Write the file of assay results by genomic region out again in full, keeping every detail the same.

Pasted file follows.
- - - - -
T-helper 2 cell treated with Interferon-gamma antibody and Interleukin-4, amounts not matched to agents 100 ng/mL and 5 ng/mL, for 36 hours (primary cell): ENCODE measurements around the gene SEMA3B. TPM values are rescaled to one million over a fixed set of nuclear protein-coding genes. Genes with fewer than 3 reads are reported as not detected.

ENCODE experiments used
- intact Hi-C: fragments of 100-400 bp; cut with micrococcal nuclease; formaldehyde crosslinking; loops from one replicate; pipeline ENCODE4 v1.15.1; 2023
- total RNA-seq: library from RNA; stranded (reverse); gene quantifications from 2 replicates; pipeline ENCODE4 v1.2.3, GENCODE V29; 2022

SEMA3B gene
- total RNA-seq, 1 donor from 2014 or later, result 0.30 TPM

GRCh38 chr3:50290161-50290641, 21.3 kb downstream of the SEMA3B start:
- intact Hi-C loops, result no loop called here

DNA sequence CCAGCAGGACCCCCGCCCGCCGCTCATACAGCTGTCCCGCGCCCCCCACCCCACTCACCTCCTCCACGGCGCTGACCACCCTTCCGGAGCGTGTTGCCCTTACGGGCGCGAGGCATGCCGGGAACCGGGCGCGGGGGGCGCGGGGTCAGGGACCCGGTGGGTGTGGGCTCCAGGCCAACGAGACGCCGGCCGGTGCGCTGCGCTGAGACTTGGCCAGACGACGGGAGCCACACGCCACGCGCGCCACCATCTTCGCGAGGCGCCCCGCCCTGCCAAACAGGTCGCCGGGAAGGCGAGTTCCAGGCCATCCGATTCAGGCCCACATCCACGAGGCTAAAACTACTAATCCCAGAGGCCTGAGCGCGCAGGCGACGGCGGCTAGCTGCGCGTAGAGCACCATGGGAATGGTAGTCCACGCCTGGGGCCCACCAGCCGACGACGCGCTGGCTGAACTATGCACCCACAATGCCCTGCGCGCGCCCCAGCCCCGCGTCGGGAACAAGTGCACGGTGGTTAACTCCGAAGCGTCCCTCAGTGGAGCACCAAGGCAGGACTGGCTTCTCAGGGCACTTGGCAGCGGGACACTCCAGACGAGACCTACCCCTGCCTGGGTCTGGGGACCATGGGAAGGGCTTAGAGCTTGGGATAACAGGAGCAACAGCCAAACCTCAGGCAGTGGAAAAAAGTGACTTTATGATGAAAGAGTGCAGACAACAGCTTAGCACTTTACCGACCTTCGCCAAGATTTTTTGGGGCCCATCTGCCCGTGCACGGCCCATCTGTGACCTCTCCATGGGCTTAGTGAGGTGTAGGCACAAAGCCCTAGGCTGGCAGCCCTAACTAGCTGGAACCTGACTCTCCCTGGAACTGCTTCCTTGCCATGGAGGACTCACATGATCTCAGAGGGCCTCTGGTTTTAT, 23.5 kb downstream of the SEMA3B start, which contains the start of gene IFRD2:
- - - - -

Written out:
T-helper 2 cell treated with Interferon-gamma antibody and Interleukin-4, amounts not matched to agents 100 ng/mL and 5 ng/mL, for 36 hours (primary cell): ENCODE measurements around the gene SEMA3B. TPM values are rescaled to one million over a fixed set of nuclear protein-coding genes. Genes with fewer than 3 reads are reported as not detected.

ENCODE experiments used
- intact Hi-C: fragments of 100-400 bp; cut with micrococcal nuclease; formaldehyde crosslinking; loops from one replicate; pipeline ENCODE4 v1.15.1; 2023
- total RNA-seq: library from RNA; stranded (reverse); gene quantifications from 2 replicates; pipeline ENCODE4 v1.2.3, GENCODE V29; 2022

SEMA3B gene
- total RNA-seq, 1 donor from 2014 or later, result 0.30 TPM

GRCh38 chr3:50290161-50290641, 21.3 kb downstream of the SEMA3B start:
- intact Hi-C loops, result no loop called here

DNA sequence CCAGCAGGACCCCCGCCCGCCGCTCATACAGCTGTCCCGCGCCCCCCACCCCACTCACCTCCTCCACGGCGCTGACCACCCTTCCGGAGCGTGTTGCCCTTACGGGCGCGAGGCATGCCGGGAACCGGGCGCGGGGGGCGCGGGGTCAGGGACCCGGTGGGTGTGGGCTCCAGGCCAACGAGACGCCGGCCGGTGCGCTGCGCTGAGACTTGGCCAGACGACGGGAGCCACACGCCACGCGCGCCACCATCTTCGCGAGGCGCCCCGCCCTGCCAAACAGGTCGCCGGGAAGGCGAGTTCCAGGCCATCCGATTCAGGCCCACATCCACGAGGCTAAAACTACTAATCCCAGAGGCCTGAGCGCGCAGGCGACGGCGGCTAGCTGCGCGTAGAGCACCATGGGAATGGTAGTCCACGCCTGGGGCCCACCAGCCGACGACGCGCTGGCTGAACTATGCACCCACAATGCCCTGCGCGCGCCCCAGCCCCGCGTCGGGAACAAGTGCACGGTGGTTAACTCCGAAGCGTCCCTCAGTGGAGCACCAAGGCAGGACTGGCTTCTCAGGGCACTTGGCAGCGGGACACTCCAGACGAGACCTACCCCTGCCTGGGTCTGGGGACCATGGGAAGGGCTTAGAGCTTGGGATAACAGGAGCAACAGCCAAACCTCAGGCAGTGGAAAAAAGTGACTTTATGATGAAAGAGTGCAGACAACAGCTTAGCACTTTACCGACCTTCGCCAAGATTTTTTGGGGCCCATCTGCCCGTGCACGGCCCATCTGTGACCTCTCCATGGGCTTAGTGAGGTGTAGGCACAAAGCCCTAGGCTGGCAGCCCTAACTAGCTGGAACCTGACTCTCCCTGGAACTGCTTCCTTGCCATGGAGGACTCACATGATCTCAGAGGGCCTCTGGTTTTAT, 23.5 kb downstream of the SEMA3B start, which contains the start of gene IFRD2: